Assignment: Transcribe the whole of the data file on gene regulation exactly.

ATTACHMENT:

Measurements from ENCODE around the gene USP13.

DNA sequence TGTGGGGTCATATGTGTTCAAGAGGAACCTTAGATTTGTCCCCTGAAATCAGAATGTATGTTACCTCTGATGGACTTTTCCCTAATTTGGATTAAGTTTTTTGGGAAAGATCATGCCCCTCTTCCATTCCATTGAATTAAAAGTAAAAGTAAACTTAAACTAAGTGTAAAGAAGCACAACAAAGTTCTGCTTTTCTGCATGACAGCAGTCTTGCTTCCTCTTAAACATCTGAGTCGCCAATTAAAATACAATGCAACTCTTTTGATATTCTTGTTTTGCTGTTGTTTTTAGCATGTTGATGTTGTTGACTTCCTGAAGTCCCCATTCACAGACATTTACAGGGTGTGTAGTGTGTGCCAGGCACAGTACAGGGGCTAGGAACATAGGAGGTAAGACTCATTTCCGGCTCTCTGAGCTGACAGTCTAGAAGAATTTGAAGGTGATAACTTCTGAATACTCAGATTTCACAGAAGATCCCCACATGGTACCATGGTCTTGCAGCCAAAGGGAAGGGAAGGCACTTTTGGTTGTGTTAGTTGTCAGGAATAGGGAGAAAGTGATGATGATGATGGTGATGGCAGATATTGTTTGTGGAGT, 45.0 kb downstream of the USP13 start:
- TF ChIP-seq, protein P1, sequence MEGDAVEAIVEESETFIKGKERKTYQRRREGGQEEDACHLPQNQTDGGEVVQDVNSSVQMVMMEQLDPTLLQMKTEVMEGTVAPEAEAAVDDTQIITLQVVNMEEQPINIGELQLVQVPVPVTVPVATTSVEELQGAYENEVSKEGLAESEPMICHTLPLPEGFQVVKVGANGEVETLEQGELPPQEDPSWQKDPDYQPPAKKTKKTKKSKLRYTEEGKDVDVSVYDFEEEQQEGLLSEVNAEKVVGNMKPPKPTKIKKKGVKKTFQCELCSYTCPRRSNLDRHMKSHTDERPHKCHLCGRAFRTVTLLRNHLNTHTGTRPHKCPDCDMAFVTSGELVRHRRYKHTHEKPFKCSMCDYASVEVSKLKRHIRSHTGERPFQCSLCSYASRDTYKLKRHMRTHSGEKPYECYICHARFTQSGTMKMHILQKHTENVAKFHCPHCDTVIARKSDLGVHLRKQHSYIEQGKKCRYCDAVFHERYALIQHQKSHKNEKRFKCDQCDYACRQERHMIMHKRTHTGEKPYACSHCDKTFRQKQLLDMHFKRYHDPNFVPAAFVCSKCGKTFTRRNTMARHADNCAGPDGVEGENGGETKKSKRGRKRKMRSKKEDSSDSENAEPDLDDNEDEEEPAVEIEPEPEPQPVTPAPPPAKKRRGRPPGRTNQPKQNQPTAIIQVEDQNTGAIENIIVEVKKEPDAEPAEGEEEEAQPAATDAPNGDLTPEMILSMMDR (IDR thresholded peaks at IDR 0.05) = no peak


Measurements from ENCODE around the gene USP13.

DNA sequence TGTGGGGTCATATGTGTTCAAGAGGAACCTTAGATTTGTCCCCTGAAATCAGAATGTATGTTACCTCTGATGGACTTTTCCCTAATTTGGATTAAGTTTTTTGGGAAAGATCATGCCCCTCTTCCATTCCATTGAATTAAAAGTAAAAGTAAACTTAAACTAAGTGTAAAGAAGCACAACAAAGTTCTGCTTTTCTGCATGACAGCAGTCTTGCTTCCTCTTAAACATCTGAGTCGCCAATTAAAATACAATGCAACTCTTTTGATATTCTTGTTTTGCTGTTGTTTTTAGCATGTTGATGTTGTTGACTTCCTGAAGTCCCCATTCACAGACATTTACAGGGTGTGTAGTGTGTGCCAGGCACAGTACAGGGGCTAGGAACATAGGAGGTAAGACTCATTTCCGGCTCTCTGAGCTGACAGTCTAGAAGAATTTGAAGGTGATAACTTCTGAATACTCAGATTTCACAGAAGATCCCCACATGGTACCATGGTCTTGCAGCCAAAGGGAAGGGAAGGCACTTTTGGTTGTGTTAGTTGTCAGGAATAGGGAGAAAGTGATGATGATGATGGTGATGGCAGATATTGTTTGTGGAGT, 45.0 kb downstream of the USP13 start:
- TF ChIP-seq, protein P1, sequence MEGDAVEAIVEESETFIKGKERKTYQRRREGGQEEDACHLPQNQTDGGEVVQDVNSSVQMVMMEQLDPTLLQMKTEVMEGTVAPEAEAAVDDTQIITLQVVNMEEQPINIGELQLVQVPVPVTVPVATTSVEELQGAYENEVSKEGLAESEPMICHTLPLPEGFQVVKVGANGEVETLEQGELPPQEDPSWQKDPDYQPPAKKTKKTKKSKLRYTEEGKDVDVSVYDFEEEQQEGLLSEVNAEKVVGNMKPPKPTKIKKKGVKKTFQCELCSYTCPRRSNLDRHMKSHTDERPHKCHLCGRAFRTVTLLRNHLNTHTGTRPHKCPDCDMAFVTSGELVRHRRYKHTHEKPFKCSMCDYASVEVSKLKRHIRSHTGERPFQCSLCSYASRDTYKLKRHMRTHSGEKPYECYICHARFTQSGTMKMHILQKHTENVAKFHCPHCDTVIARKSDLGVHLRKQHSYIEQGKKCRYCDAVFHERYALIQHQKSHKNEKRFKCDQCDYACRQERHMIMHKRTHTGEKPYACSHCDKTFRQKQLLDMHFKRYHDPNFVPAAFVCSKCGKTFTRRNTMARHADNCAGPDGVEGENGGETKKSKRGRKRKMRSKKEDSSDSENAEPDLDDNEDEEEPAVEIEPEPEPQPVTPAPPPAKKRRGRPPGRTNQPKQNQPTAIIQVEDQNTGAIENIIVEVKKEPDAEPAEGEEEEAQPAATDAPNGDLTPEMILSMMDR (IDR thresholded peaks at IDR 0.05) = no peak